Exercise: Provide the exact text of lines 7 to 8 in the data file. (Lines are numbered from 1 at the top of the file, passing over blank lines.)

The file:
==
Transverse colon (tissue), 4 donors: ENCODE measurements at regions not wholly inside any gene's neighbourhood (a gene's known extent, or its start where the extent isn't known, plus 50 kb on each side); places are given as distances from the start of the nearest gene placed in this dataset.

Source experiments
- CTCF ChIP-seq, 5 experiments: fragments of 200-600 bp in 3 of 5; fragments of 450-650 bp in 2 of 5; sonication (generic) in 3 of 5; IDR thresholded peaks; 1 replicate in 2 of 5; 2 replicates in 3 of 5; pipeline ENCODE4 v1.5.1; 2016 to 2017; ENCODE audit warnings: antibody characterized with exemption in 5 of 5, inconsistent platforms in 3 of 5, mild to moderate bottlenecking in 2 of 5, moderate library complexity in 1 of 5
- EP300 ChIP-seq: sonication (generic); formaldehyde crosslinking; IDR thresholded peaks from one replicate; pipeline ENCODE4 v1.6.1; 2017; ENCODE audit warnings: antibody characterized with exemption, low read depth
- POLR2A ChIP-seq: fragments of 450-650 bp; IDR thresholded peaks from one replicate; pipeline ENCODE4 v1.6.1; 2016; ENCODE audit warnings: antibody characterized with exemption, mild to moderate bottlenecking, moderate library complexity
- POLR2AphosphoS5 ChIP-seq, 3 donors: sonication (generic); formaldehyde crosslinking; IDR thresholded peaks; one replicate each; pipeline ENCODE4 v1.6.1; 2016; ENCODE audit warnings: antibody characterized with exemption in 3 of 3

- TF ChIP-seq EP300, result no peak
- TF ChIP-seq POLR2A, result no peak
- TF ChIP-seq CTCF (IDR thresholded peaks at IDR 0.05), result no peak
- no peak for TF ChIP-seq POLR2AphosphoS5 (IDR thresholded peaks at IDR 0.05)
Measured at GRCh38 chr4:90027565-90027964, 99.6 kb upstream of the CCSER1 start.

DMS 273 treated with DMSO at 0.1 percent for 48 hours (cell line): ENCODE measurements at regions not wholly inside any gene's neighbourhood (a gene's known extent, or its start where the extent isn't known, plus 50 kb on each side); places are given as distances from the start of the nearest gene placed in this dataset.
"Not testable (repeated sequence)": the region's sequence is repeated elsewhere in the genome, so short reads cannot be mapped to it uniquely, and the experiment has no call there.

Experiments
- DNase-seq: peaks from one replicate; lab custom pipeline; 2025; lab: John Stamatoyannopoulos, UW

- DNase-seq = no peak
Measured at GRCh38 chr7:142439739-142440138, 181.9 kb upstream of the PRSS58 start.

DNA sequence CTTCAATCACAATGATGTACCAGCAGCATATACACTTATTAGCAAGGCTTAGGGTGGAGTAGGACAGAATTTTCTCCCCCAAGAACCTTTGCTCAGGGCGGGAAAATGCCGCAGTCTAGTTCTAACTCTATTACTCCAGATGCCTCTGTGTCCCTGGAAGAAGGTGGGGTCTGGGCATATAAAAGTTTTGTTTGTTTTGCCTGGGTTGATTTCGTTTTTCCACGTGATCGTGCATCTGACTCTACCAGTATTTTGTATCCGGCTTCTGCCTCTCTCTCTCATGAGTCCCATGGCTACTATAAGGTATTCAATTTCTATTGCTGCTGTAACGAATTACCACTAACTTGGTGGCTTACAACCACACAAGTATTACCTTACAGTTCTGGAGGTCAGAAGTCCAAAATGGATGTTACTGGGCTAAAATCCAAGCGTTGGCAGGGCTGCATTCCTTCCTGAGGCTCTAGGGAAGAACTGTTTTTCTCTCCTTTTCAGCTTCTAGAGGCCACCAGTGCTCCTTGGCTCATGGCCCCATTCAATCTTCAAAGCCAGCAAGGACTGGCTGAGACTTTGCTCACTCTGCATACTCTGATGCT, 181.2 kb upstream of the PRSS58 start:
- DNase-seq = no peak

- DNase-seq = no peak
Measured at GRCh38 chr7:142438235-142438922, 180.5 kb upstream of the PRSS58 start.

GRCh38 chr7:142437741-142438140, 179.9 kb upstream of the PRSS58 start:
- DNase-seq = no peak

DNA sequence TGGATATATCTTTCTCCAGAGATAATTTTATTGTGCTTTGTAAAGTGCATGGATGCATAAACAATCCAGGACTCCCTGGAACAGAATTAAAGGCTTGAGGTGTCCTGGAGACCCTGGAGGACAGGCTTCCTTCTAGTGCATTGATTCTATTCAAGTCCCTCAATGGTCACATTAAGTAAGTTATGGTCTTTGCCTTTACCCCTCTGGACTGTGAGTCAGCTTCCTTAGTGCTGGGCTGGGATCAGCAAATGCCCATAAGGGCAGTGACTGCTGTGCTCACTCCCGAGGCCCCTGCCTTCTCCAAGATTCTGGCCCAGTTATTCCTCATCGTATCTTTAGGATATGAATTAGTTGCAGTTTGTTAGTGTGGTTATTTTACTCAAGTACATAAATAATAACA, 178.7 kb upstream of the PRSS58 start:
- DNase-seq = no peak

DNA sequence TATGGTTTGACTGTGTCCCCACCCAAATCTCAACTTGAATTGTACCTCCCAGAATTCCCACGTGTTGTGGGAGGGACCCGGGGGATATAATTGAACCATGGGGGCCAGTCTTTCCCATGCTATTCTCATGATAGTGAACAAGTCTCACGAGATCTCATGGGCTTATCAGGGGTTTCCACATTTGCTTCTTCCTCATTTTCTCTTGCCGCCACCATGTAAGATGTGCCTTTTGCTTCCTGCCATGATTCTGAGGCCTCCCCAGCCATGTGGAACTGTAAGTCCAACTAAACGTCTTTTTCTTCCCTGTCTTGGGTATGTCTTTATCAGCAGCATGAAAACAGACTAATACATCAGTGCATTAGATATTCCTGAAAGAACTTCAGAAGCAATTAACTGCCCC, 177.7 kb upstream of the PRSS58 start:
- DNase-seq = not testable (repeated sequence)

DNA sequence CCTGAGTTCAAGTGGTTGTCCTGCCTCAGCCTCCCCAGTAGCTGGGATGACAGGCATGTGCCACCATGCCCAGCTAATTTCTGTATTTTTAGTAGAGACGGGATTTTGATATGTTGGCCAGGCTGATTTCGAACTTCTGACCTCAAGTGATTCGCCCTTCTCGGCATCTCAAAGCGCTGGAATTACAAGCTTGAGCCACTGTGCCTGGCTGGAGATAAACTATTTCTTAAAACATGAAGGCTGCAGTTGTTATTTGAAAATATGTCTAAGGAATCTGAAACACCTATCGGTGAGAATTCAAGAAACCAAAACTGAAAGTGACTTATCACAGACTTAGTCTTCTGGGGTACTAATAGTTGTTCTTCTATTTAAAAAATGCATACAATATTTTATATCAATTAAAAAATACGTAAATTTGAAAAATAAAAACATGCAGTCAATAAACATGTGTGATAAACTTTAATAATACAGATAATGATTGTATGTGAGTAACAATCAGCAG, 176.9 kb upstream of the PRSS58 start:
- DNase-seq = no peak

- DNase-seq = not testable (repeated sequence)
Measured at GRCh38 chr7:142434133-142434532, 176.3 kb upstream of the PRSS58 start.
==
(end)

- TF ChIP-seq EP300, result no peak
- TF ChIP-seq POLR2A, result no peak